Employers can enhance their green credentials by helping staff to offset their personal carbon footprints, says Nicola Sullivan
Carbon offsetting enables organisations and employees to counterbalance their carbon footprint, which is usually calculated by totting up the amount of greenhouse gases produced by factors such as car journeys, flights and the amount of electricity they use every year. The money needed to mitigate such greenhouse gas emissions is donated to charities, such as the Woodland Trust, which will plant the required number of trees to offset the carbon released. Other recipients of donations from carbon offsetting schemes include wind farms and wave power projects.
Employers that want to boost their corporate social responsibility (CSR) credentials, as well as respond to employees’ interest in environmental issues, could consider introducing a carbon-offsetting scheme. Through such plans, employers can offer staff the opportunity to offset all, or part, of their carbon emissions.
Sarah Locker, corporate fundraiser at the Woodland Trust, says: “It gives employers the opportunity to engage their staff with environmental issues, and help them to recognise the impact they make and understand what they need to do to help. By going through a calculation, they understand how much energy they personally use and how much difference they can make. They can also recognise how this fits into the workplace as well as at home.”
Carbon offsetting schemes can be offered via a salary sacrifice arrangement, under which employees can make tax and national insurance savings by paying a charity for their carbon footprint directly out of their gross salary. Carbon offsetting can be offered as a standalone perk or included within a flexible or voluntary benefits scheme.
Alternatively, employers may opt to foot the entire bill to offset their employees’ carbon footprint and allow them to choose which charity the money goes to.
Some carbon-offsetting schemes can be run in conjunction with online shopping programmes. For example, last October, Grass Roots launched Carboncreditz, which enables employees to accumulate credits that can later be used to offset their carbon footprint. The plan works in the same way as a customer loyalty scheme, with employees collecting carbon credits when they shop online with affiliated retailers, including Tesco, Boots, John Lewis, and Marks and Spencer. The credits are then banked until an employee wants to invest them in environmental projects to offset their carbon footprint.
David Evans, chairman and chief executive of Grass Roots, says: “About 40% of CO2 emissions in the UK can be attributed to individuals, but other than recycling, consumers have little knowledge of what they can do to reduce their carbon footprint or offset their energy consumption.”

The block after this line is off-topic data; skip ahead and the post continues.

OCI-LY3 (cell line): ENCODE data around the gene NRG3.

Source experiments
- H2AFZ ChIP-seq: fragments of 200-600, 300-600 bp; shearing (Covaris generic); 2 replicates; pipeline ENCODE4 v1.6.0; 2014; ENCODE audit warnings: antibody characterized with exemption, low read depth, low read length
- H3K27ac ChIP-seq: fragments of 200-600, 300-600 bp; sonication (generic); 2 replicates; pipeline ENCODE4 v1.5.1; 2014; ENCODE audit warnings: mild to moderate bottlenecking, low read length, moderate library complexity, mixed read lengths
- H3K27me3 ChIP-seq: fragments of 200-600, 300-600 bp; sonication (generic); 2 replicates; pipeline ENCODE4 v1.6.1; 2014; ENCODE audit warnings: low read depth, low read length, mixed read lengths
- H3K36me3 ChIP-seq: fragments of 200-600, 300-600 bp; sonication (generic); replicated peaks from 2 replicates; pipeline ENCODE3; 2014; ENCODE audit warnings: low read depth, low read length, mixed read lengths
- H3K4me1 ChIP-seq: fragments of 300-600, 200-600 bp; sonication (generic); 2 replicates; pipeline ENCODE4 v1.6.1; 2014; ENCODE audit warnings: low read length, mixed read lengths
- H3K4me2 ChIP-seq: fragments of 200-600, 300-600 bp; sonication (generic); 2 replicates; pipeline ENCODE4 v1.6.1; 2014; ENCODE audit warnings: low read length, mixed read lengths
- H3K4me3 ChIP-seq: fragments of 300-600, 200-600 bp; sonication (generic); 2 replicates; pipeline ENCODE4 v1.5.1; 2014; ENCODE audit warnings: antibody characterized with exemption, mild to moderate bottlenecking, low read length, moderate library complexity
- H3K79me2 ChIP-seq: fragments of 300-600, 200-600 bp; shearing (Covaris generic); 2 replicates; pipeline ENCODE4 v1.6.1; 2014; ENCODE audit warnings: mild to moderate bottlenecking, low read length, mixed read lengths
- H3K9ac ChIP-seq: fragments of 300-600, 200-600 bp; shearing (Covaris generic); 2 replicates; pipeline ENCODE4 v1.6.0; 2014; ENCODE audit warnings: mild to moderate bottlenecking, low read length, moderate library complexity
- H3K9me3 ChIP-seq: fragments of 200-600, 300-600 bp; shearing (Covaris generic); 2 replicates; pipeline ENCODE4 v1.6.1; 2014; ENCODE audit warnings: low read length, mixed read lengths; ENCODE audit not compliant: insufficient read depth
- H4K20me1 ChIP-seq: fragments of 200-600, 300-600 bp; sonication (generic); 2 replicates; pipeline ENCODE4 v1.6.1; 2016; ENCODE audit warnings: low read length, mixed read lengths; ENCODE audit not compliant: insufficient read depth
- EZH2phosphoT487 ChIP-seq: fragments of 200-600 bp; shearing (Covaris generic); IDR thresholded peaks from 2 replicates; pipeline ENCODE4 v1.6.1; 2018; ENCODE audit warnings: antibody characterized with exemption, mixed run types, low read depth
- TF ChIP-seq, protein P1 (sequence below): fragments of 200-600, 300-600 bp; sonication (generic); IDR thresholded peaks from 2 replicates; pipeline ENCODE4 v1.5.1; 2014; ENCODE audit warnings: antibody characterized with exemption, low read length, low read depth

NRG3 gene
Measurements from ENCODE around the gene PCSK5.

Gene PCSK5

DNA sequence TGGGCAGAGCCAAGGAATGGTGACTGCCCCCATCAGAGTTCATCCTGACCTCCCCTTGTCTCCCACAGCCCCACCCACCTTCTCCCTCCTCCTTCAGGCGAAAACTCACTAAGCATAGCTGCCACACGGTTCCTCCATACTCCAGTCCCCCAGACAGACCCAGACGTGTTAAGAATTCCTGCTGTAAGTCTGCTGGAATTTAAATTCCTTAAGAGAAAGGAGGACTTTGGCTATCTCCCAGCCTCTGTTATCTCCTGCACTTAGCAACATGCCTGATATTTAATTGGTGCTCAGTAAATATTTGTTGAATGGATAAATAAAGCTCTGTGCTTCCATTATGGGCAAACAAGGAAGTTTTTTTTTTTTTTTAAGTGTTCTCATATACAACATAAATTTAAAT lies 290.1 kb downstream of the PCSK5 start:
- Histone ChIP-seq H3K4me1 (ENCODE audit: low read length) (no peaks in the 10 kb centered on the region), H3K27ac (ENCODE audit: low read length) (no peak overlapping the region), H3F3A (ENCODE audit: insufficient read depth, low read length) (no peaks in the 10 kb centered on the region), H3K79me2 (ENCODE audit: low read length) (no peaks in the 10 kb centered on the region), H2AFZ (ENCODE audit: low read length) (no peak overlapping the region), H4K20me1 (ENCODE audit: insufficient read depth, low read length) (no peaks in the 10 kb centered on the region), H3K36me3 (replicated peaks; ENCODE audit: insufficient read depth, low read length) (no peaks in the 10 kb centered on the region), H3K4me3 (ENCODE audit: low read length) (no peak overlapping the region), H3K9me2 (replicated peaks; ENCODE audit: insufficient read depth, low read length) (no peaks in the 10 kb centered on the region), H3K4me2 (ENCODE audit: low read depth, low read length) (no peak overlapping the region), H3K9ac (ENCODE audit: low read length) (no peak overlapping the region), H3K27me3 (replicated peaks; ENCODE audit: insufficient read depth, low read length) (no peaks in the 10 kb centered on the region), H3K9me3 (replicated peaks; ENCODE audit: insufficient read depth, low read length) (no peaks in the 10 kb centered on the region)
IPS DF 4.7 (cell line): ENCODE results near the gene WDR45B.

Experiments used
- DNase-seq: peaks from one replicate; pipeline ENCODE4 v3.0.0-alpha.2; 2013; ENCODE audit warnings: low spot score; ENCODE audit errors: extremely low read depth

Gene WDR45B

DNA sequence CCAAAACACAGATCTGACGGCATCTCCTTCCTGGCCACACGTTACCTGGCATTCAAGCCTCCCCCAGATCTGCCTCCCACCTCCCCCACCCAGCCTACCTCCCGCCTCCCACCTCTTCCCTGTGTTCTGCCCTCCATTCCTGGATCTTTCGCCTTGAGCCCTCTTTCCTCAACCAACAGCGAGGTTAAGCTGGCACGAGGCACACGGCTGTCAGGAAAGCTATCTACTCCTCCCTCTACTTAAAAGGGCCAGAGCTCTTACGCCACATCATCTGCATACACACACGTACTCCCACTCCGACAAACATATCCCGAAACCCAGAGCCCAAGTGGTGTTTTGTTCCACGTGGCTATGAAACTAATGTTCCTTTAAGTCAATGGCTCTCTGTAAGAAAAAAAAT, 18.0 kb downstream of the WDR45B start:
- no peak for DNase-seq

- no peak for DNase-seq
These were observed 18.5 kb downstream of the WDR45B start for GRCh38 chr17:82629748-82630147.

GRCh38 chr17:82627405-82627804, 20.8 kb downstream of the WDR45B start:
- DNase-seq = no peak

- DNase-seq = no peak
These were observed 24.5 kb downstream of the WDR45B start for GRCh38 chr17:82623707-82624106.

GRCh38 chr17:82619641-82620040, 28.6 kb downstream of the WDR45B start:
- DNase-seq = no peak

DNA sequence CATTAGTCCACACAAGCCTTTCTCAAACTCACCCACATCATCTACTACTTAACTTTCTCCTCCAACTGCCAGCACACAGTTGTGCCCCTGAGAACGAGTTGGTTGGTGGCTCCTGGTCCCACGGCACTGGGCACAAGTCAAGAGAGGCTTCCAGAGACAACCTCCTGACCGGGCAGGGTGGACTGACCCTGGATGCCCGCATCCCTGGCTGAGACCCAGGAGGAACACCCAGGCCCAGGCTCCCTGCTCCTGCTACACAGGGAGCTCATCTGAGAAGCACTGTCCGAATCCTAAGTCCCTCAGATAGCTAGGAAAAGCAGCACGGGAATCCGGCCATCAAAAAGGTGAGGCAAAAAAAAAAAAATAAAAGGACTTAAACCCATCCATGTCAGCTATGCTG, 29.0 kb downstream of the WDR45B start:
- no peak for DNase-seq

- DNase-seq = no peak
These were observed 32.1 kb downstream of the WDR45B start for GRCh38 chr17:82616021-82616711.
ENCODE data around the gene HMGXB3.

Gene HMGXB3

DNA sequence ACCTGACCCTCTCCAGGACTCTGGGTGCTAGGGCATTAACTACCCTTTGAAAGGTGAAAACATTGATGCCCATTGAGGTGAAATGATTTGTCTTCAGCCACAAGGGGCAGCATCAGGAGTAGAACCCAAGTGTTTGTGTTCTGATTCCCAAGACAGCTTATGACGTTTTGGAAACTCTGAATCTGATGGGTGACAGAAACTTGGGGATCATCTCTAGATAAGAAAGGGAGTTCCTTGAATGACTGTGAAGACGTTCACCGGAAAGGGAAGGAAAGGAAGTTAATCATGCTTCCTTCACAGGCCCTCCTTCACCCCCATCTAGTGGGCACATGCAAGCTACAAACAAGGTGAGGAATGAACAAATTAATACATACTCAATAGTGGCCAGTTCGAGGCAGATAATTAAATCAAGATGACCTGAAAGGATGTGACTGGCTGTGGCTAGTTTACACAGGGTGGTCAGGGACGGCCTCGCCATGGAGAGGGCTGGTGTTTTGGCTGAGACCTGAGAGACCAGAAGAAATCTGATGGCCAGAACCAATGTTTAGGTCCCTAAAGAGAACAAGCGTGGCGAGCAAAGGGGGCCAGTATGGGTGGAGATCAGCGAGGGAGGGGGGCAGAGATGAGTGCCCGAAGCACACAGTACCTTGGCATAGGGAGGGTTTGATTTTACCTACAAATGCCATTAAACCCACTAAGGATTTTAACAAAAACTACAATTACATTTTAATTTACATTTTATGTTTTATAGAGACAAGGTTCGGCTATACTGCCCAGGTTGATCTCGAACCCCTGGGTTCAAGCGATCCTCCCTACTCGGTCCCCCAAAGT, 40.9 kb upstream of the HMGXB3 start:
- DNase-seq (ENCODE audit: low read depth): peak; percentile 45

Carbon calculator tools that enable employees to work out their total footprint play a central role in offsetting schemes. These tools, which can either be paper-based tools or accessed online, often carry an organisation’s branding. For example, the calculator included in the carbon-offsetting scheme currently being piloted by Royal Mail Group features a cartoon owl.
Although, in most cases, employees will cover the cost of offsetting their carbon footprint, the perk does carry a charge for employers. They can expect to pay about £2-to-£3 per head per annum for staff who take up the perk.
Carbon-offsetting schemes can also be used to give staff information about other steps they can take to become more environmentally friendly. Martin Blake, head of sustainability at Royal Mail Group, says: “We are spreading the word about a sustainable environment, not just giving people a way to offset [emissions]. Our scheme clearly demonstrates the relationship between the amount of carbon [staff] are creating and what it costs to offset.” EB product file: carbon offsetting What is carbon offsetting? A carbon-offsetting scheme enables employers to offer staff the opportunity to counteract their total carbon footprint, calculated by factors such as the number of car journeys, flights and the amount of electricity they use each year.
Where can employers find more information about carbon offsetting?
• The Department of the Environment and Rural Affairs (DEFRA) provides information on carbon offsetting:
• See also the Woodland Trust at www.woodland-trust.org.uk
Who are some of the main providers?
Aon Consulting, Carbon Clear, Carbon Offsets, CO2 Balance, Grass Roots and Vebnet.